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Bill Gates Says Covid-19 Accelerated Digital Financial Revolution

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At the ongoing annual Singapore FinTech Festival x Singapore Week of Innovation & TeCHnology (SFF x SWITCH), Microsoft founder Bill Gates has observed that the Covid-19 pandemic has been instrumental in supercharging the digital revolution.

Gates said this situation is disrupting and presents regulators with an opportunity to narrow financial inequities in their countries.

“Digital things overall, whether it’s remote learning, or telemedicine, or digital finance, were greatly advanced. So even though the pandemic has been terrible, it has pushed for some of these innovations,” Bill Gates said.

He observed that, “In this area (of) digital financial inclusion, it’s gotten the governments to say, wow, we really need to fix this.”

He said the said the Bill & Melinda Gates Foundation is working toward enabling two-thirds of the world to gain financial access within the next 10 years.

Bill Gates cited World Bank data showing the disparity in financial access across the world – as at 2017, 94 per cent of adults in high-income countries had an account either with a bank, financial institution or mobile-money service provider. This proportion fell to 35% in low-income countries.

Countries like India and Kenya have in recent years put in place technologies to improve digital financial inclusion, the billionaire said.

His foundation supports India’s nationwide open-source identity platform MOSIP (Modular Open Source Identity Platform), which serves as the backbone for effective delivery of public and private services.

During the Covid-19 pandemic, this platform enabled authorities to channel financial help digitally to millions who were locked down in their villages.

Central banks and financial institutions are key to facilitating financial inclusion in a digital age, Gates noted.

The foundation’s work involves getting central banks comfortable with these new approaches, when they see the success and that the open-source toolkit has worked to track down mistakes and make the systems reliable, he said.

And in some ways, they may find these approaches better than cash, as central banks “can go back and audit what’s going on”, Gates added. “We think over the next five years most of the central banks will see it’s okay to do this, because the building blocks are very accessible and there is almost a straightforward way that they can get their citizens all connected up.”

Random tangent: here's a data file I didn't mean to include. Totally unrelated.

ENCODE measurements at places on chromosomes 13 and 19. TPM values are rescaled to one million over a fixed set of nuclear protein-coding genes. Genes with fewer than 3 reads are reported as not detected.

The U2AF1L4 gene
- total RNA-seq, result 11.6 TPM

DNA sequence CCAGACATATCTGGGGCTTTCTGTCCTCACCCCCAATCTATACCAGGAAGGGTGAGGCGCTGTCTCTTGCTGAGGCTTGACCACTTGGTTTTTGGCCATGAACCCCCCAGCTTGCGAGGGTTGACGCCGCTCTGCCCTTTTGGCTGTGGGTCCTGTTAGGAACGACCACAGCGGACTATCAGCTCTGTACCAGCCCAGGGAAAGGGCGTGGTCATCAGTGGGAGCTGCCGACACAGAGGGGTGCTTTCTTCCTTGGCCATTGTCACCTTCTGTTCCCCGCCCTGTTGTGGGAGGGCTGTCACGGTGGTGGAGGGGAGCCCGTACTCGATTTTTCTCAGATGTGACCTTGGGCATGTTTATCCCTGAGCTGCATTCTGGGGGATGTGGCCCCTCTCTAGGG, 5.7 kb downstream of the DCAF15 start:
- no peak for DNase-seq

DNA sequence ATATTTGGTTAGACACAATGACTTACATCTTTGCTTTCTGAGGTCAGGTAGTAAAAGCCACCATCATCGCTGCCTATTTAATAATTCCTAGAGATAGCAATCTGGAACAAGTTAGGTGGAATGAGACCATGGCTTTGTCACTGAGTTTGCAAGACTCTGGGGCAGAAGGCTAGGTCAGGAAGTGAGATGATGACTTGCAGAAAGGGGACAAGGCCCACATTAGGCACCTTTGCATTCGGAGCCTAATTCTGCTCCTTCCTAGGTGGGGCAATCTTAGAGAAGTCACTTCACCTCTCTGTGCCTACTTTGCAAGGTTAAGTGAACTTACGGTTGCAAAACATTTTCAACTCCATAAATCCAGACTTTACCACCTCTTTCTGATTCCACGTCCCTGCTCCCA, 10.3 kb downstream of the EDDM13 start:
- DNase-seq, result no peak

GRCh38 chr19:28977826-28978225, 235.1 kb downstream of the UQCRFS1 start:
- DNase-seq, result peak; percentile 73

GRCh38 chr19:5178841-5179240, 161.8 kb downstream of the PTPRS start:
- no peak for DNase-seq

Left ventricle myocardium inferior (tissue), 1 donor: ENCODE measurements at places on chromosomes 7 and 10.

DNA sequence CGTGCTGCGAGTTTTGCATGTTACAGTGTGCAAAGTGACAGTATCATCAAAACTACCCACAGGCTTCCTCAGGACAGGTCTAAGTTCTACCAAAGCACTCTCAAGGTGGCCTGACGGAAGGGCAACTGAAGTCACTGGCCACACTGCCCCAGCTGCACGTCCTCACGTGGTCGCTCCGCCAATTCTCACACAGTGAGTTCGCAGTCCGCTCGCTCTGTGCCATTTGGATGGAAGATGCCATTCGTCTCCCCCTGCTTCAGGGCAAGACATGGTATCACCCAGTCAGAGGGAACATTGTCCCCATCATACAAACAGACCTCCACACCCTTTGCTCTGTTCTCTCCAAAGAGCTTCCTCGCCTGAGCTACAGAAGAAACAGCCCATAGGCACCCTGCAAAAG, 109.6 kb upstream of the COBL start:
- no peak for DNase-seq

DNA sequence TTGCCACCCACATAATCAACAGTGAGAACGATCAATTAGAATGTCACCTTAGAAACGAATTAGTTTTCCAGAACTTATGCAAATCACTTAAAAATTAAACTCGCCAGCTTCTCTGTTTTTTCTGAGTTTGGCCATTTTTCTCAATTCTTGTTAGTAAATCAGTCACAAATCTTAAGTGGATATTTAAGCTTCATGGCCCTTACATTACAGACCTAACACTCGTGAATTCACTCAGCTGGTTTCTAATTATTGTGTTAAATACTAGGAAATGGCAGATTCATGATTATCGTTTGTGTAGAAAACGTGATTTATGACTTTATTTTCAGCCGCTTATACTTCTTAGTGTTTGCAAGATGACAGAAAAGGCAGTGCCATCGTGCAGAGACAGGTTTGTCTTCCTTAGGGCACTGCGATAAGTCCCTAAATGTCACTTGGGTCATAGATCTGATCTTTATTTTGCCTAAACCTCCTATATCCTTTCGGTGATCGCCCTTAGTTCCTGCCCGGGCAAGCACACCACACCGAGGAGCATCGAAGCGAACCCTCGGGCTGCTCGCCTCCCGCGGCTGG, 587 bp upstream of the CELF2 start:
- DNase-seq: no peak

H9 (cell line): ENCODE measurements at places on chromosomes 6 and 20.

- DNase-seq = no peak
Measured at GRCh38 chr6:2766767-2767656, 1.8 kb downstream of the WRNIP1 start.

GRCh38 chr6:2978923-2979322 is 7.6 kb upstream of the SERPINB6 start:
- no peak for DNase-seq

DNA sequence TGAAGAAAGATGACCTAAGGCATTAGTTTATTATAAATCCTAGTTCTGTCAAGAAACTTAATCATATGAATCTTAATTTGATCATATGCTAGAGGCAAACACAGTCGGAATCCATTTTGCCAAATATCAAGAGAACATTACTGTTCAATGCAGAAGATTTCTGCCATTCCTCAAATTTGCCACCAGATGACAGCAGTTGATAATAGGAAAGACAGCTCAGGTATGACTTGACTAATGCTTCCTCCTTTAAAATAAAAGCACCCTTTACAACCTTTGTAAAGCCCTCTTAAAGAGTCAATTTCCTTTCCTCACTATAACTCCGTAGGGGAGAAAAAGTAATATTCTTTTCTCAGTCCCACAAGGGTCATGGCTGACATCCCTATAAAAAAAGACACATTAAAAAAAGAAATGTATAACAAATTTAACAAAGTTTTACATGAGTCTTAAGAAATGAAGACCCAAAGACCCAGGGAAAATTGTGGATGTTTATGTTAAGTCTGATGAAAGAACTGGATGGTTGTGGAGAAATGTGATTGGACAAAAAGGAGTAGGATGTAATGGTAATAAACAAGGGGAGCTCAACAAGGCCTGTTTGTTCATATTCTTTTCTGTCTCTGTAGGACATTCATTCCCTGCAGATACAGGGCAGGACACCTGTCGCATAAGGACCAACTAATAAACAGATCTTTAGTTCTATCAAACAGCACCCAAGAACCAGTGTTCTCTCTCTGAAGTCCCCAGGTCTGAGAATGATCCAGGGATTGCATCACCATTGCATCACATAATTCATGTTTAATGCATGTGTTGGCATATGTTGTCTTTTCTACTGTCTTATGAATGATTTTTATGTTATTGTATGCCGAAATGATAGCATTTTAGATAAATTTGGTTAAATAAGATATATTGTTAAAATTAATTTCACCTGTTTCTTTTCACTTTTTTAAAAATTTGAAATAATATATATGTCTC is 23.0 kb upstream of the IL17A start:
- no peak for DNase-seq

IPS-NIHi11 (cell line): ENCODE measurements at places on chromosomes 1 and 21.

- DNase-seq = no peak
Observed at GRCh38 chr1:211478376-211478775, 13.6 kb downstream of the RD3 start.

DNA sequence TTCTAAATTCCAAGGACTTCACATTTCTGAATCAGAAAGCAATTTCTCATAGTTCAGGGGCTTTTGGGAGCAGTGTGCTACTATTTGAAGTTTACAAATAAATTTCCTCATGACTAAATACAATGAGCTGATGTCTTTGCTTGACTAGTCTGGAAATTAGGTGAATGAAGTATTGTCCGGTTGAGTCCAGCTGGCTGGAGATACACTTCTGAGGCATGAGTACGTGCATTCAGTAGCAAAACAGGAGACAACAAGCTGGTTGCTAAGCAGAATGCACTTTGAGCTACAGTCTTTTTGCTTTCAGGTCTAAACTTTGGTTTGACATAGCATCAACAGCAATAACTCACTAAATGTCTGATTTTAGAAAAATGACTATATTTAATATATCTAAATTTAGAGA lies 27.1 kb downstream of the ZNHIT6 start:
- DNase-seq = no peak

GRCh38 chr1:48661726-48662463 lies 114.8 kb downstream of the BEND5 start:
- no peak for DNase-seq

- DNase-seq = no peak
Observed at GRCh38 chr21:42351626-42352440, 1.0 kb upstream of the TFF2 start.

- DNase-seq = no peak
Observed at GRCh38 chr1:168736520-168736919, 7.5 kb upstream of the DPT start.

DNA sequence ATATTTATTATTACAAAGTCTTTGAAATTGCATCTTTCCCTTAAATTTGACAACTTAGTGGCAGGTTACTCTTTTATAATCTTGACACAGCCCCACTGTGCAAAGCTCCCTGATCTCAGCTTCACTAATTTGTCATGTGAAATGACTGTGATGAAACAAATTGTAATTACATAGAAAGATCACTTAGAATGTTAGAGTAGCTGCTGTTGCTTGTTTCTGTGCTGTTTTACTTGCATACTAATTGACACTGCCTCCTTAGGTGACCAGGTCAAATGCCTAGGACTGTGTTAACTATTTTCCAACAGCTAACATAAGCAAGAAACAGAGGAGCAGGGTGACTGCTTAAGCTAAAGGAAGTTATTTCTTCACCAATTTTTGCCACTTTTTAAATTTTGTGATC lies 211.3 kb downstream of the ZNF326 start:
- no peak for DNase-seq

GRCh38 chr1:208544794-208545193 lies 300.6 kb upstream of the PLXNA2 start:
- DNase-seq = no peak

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Rwanda No More Home To Cheapest Data in EAC

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Tanzania is now the place to be for anyone intending to fit in the world of seamless communication according to new adjustments made by the East African coastal nation.

For only $0.75, one gets a gigabyte of data in Tanzania making it the cheapest offer among countries in the regional bloc.

Rwanda which has been leading is now pushed below to second position with $1.25 for a gigabyte of data.

In comparison to other countries in the regional bloc, Uganda ($1.56) and Burundi ($2.10) while Kenya, which was second in East Africa last year charging $1.04, now charges $2.25 per gigabyte (GB).

These latest statistics are according to data released by British technology research firm Cable.

The report, Worldwide Mobile Data Pricing 2021, reveals that Somalia is no longer offering the most affordable mobile internet in Africa, moving to third, as Sudan and Algeria take the first and second places respectively.

“In Sudan, the cost of mobile internet is $0.27, cheapest in Africa and fifth in the world. Algeria is second at $0.51 and Somalia third at $0.60.

Israel is now offering the most affordable mobile internet in the world at $0.05, moving from second place last year. Israel is followed by Kyrgyzstan ($0.15), Fiji ($0.19), Italy ($0.27) and Sudan.

Dan Howdle, consumer telecoms analyst at Cable said many countries with cheap data have excellent mobile and fixed broadband infrastructure, enabling providers to offer large amounts of data, and bring down price per gigabyte.

“Others with less advanced broadband networks are heavily reliant on mobile data” he said. Nigeria and South Africa, which command high internet traffic from its tech savvy population are charging $0.88 and $2.67 respectively.

Countries with long-established, ubiquitous 4G or new 5G infrastructure, the study points out, tend to fall towards the cheaper end of the table.

“This is due to the fact that mobile data plans have escalated far beyond the 1-10GB per month median, offering instead plans with caps in the hundreds of gigabytes, or even completely unlimited.